Not a native speaker, so maybe I just don't understand what you're saying.
IME, SRE roles are jack of all trades position, so you're not necessarily expected to be an expert in any one thing, which makes it easier to learn many things at the surface level, instead of learning a few things in depth. Which practically means that you will learn a lot on the job. This is especially true, since you're expected to learn some technology that's only seen internal to the company. So, showing they you have the ability to learn can perceived as much more important than specific knowledge.
As a hiring manager there is no way to know you've done this unless you somehow demonstrate it.
I normally won’t hire a jr. But I have made exceptions if they have clearly worked through a lot of code exercises, koans, etc.
My daughters boyfriend thought he was hot stuff for getting a masters degree.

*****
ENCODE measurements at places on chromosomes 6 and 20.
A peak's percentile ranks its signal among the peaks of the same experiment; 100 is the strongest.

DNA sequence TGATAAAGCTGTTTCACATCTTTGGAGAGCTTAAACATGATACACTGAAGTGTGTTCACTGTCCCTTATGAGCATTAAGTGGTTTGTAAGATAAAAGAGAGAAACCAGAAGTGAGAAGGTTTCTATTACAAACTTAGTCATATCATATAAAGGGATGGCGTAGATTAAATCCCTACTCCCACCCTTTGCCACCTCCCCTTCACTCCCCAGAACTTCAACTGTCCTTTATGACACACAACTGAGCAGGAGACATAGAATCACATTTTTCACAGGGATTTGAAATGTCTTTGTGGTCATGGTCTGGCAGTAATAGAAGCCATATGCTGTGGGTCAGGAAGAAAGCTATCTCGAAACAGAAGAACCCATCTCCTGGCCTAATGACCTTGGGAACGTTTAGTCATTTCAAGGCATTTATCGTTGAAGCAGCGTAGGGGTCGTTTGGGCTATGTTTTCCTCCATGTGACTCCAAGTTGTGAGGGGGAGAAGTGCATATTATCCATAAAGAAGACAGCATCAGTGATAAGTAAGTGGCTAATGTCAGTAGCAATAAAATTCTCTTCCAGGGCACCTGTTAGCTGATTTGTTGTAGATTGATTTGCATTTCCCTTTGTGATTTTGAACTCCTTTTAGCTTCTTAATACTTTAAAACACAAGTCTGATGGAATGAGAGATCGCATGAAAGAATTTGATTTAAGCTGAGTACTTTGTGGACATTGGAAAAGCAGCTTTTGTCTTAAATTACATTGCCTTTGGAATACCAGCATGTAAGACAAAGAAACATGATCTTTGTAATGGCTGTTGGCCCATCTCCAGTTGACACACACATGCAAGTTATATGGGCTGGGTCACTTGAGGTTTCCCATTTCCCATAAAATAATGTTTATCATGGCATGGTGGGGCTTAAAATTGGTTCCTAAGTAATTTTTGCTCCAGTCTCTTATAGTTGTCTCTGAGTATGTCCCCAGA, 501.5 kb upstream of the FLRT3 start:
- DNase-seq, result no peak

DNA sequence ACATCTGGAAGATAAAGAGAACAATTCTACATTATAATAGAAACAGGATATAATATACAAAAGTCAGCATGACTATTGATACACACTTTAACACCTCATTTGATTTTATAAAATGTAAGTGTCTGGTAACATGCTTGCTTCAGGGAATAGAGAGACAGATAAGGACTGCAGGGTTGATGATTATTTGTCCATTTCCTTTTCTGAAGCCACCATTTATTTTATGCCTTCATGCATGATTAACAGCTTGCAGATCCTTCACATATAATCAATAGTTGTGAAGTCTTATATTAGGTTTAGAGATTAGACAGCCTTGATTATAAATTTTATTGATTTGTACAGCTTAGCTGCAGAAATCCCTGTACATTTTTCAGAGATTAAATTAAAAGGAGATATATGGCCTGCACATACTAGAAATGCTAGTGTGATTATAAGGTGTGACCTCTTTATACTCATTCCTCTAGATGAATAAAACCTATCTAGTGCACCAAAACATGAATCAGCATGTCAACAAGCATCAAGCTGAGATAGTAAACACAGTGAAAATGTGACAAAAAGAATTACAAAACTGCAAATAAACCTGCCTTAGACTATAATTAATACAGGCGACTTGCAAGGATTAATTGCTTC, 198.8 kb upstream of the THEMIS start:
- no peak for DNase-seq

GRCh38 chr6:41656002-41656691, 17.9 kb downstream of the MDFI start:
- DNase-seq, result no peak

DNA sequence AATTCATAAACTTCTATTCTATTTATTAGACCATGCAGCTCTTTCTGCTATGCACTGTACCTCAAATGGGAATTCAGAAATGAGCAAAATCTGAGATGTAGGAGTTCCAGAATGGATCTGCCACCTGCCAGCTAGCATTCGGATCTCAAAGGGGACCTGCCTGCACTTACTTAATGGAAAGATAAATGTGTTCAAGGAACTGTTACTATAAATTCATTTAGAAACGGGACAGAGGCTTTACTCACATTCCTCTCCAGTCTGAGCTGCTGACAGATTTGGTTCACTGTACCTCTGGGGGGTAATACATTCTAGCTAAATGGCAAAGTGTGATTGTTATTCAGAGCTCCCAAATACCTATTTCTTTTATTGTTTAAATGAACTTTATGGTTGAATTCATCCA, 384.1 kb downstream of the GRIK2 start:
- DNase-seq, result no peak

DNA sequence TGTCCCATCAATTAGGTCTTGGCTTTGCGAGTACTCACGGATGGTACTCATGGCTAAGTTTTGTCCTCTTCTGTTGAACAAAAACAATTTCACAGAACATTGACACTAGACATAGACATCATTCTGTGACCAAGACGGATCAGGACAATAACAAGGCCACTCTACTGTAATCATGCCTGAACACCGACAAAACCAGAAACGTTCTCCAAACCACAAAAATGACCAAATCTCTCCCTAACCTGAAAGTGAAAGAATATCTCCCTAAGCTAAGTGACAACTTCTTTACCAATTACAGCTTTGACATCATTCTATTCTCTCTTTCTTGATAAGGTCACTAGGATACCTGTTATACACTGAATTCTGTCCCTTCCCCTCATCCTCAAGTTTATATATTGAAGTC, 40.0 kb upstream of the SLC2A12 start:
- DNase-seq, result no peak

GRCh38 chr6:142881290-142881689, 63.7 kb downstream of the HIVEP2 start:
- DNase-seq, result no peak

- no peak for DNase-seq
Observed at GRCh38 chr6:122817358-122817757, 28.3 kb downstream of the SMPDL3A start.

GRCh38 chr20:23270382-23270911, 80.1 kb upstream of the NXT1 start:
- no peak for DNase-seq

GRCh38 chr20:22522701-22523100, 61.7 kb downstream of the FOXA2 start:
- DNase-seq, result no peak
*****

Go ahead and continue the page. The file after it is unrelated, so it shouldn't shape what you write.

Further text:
After a friendly chat, I informed wife that boy was going to have a bad time getting anything. This is someone that had a lot of connections.
A year later and he sells mortgages.
It's harder if you're trying to get hired specifically for a technology that's a gap in your skills.
The other surprise was new grads being directly hired to SRE positions and it was my impression you needed professional skills in another area (at least sysadmin/cloud or programming) to transition over. That means there's a whole isolated career track for SREs now, but maybe LinkedIn hiring new grads for SRE is an anomaly.
Newer Devops / SRE is about be declarative, letting them system build itself up.
Mindset of old sysadmins is more tribal knowledge.